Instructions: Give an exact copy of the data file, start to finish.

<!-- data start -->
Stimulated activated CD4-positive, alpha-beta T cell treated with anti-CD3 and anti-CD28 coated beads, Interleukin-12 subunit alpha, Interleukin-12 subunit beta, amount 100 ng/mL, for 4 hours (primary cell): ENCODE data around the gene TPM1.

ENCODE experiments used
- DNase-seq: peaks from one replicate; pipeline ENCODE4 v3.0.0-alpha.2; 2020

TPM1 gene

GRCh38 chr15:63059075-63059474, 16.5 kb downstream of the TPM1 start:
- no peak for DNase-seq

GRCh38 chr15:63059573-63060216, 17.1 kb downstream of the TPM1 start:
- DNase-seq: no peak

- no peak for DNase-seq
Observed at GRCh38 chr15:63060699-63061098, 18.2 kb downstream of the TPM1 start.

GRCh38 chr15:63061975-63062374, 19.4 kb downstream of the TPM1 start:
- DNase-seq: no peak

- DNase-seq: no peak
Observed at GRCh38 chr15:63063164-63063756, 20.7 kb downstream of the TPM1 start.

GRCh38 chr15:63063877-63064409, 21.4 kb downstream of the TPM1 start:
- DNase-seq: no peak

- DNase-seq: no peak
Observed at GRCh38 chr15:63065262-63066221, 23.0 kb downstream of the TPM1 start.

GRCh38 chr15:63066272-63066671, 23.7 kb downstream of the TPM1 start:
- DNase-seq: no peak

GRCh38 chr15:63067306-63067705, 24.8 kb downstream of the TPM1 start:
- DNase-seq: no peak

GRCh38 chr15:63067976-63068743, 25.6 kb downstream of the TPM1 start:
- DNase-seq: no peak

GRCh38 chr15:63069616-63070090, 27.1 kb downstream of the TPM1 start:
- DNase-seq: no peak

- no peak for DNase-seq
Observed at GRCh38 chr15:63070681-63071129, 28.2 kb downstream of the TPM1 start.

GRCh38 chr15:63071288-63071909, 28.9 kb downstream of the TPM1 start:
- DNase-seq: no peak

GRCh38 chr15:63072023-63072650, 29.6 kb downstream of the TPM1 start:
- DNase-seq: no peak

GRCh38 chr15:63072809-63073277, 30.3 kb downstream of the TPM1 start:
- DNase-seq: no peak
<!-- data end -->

Stimulated activated CD4-positive, alpha-beta T cell treated with anti-CD3 and anti-CD28 coated beads, Interleukin-12 subunit alpha, Interleukin-12 subunit beta, amount 100 ng/mL, for 4 hours (primary cell): ENCODE data around the gene TPM1.

ENCODE experiments used
- DNase-seq: peaks from one replicate; pipeline ENCODE4 v3.0.0-alpha.2; 2020

TPM1 gene

GRCh38 chr15:63059075-63059474, 16.5 kb downstream of the TPM1 start:
- no peak for DNase-seq

GRCh38 chr15:63059573-63060216, 17.1 kb downstream of the TPM1 start:
- DNase-seq: no peak

- no peak for DNase-seq
Observed at GRCh38 chr15:63060699-63061098, 18.2 kb downstream of the TPM1 start.

GRCh38 chr15:63061975-63062374, 19.4 kb downstream of the TPM1 start:
- DNase-seq: no peak

- DNase-seq: no peak
Observed at GRCh38 chr15:63063164-63063756, 20.7 kb downstream of the TPM1 start.

GRCh38 chr15:63063877-63064409, 21.4 kb downstream of the TPM1 start:
- DNase-seq: no peak

- DNase-seq: no peak
Observed at GRCh38 chr15:63065262-63066221, 23.0 kb downstream of the TPM1 start.

GRCh38 chr15:63066272-63066671, 23.7 kb downstream of the TPM1 start:
- DNase-seq: no peak

GRCh38 chr15:63067306-63067705, 24.8 kb downstream of the TPM1 start:
- DNase-seq: no peak

GRCh38 chr15:63067976-63068743, 25.6 kb downstream of the TPM1 start:
- DNase-seq: no peak

GRCh38 chr15:63069616-63070090, 27.1 kb downstream of the TPM1 start:
- DNase-seq: no peak

- no peak for DNase-seq
Observed at GRCh38 chr15:63070681-63071129, 28.2 kb downstream of the TPM1 start.

GRCh38 chr15:63071288-63071909, 28.9 kb downstream of the TPM1 start:
- DNase-seq: no peak

GRCh38 chr15:63072023-63072650, 29.6 kb downstream of the TPM1 start:
- DNase-seq: no peak

GRCh38 chr15:63072809-63073277, 30.3 kb downstream of the TPM1 start:
- DNase-seq: no peak